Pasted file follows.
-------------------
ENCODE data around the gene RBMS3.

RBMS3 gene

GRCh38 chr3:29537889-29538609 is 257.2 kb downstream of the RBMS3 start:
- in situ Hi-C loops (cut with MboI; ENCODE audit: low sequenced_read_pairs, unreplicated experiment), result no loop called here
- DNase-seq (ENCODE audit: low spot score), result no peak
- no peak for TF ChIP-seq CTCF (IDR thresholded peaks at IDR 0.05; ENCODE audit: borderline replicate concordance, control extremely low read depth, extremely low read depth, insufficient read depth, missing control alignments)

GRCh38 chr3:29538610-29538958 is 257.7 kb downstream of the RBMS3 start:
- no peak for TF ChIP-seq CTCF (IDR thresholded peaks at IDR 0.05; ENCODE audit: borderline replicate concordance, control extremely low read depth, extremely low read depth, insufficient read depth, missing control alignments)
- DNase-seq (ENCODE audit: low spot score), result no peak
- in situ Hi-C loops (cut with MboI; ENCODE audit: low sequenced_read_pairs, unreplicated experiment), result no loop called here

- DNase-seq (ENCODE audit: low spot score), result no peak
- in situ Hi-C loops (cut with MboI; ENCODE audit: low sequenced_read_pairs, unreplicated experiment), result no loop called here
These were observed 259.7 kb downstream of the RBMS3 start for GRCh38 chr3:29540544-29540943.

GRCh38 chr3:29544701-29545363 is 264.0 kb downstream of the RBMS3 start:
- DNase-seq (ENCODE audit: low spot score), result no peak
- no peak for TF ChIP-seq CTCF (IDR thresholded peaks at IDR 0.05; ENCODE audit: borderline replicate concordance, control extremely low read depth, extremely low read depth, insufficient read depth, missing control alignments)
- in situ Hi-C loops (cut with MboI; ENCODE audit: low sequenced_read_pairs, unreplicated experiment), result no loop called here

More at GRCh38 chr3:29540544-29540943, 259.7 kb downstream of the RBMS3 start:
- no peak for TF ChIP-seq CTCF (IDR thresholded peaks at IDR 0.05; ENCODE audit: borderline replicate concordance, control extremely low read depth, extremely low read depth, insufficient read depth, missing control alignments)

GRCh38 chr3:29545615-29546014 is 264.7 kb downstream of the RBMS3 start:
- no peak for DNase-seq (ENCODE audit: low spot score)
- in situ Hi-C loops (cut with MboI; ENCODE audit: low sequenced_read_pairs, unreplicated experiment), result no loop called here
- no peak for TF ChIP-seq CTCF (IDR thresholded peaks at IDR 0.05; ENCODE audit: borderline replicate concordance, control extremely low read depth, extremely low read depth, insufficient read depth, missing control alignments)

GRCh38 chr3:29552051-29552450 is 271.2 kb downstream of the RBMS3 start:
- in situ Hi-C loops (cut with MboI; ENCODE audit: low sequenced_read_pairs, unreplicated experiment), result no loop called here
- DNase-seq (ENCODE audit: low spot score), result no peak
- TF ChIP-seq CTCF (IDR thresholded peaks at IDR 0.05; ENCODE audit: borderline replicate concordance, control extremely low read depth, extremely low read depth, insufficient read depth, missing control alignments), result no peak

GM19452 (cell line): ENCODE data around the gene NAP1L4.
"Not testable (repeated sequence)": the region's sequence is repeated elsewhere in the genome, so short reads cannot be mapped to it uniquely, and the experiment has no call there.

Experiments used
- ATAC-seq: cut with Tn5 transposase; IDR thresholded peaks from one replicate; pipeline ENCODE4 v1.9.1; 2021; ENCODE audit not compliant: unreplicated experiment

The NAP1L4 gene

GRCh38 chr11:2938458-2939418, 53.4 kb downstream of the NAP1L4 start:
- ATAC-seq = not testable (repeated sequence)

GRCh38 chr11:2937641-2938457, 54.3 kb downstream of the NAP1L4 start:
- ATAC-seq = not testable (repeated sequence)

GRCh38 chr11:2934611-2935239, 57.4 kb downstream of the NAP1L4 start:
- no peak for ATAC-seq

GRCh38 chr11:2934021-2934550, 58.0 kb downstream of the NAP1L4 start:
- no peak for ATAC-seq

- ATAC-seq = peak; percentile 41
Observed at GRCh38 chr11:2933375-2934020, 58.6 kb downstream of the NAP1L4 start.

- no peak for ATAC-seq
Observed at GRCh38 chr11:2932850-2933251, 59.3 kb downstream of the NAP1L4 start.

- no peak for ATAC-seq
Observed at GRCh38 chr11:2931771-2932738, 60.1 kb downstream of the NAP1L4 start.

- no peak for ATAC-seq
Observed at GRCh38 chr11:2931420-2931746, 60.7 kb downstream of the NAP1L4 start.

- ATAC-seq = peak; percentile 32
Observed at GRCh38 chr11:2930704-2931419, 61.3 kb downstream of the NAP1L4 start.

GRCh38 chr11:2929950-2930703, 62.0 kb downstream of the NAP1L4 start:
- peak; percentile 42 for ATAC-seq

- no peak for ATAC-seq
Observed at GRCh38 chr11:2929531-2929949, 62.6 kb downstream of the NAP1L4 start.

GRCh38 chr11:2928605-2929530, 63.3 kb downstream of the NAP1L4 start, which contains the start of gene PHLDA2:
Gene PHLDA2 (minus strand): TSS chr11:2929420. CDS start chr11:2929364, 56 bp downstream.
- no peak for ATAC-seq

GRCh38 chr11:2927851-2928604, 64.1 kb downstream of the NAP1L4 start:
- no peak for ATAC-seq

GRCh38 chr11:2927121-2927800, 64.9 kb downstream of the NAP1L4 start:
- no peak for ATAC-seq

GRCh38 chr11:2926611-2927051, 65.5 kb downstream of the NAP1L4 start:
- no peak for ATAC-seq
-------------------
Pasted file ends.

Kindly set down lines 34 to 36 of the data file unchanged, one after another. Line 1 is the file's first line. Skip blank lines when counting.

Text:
- ATAC-seq = not testable (repeated sequence)

GRCh38 chr11:2937641-2938457, 54.3 kb downstream of the NAP1L4 start:
- ATAC-seq = not testable (repeated sequence)